LANSING, Mich. (AP) — Officials agreed Friday to state budget figures for Michigan that could mean no major cuts next fiscal year but no quick return to past spending levels in some areas, either, as the state enters its fourth year of modest economic growth after a decade-long recession.

Though revenue is expected to be lower this fiscal year than previous projections, that is mostly because of a business tax cut approved in 2011 by Republican lawmakers and Gov. Rick Snyder. Budget director John Nixon said 2012 changes such as the decision to speed up a reduction in the state income tax also were accounted for in the current spending plan.

He said the overall budget outlook is stable, marking a change from past structural billion-dollar deficits made worse by the recession.

"We don't anticipate needing to make any (spending) reductions, and the good news is the economy is giving us some more money to make strategic investments," he told reporters after meeting at the Capitol with the directors of the House and Senate fiscal agencies about next year's budget.

But he cautioned that because Michigan is slowly recovering, Snyder may not be able to "make huge steps" on items such as education funding — which was slashed two years ago and saw a slight increase in 2012-13.

The Snyder administration and legislative analysts estimated that the state's two main accounts will take in $20.7 billion in the fiscal year starting in October, up nearly $800 million, or 3.9 percent from this year. The $19.9 billion expected for this fiscal year is down about 1 percent from the budget that ended in September.

The Republican governor will use the figures in preparing a spending plan to be proposed in February. Another revenue conference will take place in May, so legislators have a clearer picture before finalizing the next budget.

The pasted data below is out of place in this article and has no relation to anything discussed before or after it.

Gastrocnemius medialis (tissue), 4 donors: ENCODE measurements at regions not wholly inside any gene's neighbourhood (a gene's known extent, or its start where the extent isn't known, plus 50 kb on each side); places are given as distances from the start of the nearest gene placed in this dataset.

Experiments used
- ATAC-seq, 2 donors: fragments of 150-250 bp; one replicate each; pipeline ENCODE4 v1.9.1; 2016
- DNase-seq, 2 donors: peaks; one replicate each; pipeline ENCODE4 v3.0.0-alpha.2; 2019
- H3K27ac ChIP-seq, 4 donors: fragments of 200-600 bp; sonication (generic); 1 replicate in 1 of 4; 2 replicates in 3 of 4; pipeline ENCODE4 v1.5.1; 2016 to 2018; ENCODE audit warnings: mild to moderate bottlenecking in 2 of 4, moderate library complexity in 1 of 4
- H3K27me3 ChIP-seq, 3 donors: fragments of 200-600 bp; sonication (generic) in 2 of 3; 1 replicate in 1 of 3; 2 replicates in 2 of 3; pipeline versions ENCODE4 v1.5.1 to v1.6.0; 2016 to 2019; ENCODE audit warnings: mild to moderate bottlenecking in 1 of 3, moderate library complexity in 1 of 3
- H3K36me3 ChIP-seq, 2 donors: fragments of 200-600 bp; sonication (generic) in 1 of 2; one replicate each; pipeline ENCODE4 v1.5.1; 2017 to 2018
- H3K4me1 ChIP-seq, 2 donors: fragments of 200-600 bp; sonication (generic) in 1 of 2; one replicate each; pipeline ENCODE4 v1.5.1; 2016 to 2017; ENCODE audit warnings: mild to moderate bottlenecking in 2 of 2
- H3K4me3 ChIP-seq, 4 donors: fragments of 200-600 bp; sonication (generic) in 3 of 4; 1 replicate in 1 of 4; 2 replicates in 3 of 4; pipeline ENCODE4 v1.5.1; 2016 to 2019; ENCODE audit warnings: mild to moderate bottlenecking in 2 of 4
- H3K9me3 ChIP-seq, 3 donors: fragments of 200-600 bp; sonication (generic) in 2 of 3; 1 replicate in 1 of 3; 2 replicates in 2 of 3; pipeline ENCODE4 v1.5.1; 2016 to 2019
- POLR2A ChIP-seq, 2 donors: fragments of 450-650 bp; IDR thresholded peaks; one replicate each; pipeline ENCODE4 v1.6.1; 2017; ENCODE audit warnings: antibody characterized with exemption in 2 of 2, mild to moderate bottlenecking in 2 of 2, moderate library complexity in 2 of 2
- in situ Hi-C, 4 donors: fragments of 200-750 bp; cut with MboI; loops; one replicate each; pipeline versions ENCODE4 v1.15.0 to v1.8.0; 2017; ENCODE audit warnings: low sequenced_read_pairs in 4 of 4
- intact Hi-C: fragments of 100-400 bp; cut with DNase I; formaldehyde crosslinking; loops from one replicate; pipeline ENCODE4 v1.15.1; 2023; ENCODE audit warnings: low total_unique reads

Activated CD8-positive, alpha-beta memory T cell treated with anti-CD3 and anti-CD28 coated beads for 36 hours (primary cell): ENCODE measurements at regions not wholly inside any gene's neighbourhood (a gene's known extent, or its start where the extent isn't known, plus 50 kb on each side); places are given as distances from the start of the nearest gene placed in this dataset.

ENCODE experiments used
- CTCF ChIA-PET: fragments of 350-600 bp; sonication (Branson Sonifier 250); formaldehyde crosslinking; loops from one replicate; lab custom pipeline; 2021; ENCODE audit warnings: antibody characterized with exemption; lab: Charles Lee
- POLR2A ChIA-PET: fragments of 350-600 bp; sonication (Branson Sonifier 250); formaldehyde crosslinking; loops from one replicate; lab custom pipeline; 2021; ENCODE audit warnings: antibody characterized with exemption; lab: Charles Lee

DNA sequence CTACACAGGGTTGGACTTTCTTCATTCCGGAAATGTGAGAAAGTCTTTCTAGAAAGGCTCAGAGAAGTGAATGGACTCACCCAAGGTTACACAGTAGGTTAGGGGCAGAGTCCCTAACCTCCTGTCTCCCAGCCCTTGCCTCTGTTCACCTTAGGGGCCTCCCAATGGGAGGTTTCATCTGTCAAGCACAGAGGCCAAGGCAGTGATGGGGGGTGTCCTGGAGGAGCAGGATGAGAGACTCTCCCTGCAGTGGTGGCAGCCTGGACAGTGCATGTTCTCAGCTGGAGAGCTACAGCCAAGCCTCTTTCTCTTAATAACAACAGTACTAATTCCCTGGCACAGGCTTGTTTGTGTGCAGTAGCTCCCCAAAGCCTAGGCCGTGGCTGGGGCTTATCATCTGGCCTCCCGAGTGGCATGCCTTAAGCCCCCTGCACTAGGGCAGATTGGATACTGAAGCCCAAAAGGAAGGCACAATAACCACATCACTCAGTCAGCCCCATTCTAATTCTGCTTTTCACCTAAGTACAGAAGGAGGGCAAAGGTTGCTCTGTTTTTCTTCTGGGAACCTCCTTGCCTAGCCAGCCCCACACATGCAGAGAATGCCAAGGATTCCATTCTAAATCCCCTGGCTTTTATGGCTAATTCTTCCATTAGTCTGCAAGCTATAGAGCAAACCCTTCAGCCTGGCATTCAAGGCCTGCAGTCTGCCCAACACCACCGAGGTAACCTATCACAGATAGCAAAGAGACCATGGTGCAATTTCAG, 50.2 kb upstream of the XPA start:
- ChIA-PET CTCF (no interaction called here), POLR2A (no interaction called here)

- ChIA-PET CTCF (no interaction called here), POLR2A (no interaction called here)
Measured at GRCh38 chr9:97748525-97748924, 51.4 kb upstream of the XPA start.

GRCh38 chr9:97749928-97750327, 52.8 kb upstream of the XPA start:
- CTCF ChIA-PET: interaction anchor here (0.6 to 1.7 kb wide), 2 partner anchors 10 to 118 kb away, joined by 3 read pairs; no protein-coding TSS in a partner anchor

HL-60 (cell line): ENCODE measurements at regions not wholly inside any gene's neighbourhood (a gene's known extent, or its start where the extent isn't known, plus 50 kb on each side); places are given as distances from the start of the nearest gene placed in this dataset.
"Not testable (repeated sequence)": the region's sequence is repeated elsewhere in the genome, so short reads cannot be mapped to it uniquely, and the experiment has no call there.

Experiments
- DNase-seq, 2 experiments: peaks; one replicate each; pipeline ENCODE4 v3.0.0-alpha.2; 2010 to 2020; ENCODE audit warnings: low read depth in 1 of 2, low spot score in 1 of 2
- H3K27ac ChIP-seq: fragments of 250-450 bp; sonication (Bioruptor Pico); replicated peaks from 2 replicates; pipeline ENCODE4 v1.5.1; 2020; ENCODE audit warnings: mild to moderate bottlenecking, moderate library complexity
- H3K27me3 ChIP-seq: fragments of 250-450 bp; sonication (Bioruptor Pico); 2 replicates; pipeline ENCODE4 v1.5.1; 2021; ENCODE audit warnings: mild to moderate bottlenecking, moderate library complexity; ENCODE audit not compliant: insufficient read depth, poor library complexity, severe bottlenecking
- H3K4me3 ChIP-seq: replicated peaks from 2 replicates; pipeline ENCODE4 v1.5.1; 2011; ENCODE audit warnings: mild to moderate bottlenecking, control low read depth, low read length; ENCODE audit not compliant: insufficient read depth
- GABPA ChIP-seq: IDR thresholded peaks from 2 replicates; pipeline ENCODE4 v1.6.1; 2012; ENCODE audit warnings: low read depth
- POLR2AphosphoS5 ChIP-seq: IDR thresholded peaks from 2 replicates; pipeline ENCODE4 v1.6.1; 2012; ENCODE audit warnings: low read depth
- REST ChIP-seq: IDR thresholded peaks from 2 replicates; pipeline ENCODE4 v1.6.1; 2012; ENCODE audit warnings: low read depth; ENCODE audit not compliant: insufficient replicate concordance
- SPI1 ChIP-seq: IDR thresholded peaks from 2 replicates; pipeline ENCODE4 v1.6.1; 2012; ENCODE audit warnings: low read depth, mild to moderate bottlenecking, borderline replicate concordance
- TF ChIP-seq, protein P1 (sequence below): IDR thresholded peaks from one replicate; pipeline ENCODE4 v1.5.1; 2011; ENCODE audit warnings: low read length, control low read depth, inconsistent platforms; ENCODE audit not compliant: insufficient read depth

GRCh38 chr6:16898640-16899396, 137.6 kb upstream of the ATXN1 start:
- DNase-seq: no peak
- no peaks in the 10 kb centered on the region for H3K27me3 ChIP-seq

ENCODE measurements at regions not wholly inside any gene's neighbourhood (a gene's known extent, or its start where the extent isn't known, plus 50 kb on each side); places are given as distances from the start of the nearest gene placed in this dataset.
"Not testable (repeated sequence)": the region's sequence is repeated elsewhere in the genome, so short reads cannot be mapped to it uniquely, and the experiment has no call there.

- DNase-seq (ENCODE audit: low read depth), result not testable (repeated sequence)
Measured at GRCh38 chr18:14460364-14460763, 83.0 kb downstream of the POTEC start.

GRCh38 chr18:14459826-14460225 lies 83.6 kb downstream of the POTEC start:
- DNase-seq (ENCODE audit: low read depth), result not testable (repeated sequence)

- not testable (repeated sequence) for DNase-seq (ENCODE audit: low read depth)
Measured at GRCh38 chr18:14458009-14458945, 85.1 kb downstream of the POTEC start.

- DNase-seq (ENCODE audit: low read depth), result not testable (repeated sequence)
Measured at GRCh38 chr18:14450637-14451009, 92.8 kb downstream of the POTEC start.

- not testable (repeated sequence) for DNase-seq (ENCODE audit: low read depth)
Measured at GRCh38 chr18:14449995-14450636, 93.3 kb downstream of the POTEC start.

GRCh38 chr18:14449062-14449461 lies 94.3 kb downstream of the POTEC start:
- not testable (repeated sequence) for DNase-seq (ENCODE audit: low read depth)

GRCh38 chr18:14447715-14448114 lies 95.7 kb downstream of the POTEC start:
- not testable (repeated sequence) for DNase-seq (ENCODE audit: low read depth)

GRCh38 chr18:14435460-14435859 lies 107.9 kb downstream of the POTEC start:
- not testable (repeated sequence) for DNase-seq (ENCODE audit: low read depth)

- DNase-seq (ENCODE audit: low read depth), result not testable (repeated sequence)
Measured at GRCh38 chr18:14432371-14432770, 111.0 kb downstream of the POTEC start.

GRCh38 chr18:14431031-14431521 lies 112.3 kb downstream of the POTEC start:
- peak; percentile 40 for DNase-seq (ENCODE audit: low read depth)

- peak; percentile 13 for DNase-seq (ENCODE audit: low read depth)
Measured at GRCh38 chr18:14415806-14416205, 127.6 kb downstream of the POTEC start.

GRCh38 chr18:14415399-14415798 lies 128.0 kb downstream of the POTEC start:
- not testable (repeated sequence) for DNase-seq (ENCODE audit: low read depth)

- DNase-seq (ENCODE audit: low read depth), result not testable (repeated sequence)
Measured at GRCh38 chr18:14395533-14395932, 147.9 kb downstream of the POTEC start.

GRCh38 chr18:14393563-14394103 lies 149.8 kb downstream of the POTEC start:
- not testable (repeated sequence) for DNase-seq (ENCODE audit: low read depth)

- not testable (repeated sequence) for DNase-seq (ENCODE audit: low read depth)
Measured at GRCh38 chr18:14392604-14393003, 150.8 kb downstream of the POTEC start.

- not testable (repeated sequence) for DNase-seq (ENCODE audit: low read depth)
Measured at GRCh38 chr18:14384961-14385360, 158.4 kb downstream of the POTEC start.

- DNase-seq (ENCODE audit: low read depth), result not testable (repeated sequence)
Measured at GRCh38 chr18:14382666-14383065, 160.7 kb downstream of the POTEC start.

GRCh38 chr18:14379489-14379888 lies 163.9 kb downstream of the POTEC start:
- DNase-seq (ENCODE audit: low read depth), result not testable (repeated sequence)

"We're not in a crisis-management situation that we've been in in many years past," Nixon said.

The upcoming battle over federal borrowing and spending cuts could affect Michigan's economic outlook.

If Congress fails to increase the debt ceiling, state governments could be in trouble, said Nigel Gault, chief U.S. economist with IHS Global Insight. A large chunk of the $48 billion budget is funded with federal dollars, and the U.S. could be forced to cut 25 percent of spending "overnight," he said.

The federal government likely would prioritize making interest payments and writing Social Security checks, he said.

"Certain payments to states or contractors would be low down on the list of priorities."

Some legislators, including House Appropriations Chairman Joe Haveman, expressed worry about the potential harm that a debt ceiling standoff could have on the markets and the country's economic recovery.

"We've righted the ship and we're very frustrated as to where we're seeing the federal government going," said Haveman, a Holland Republican.

University of Michigan economist George Fulton told officials that the state's unemployment rate should continue to drop, from 8.9 percent in December to 8.3 a year from now and below 7 percent by late 2015. He expects Detroit's three automakers — drivers of Michigan's economy — to sell 300,000 more vehicles in the U.S in each of the next three years. Another bright spot is the housing sector.

Job growth was sluggish in 2012, though, and has not been as robust as it was after past recessions.

Just four in 10 of the 859,000 jobs Michigan lost from 2000 to 2009 will have been replaced three years from now, Fulton said.

"We have a ways to go, but we're seeing forward progress nonetheless," he said.

Democrats at the meeting questioned whether the GOP tax changes that shifted the burden from businesses to individuals have hurt consumer spending. They also asked why there was not more job growth, since Republicans had said the elimination of the Michigan Business Tax would improve the business climate.

"My suspicion is tax cuts went into their pockets and not toward jobs," said Sen. Glenn Anderson, a Westland Democrat.


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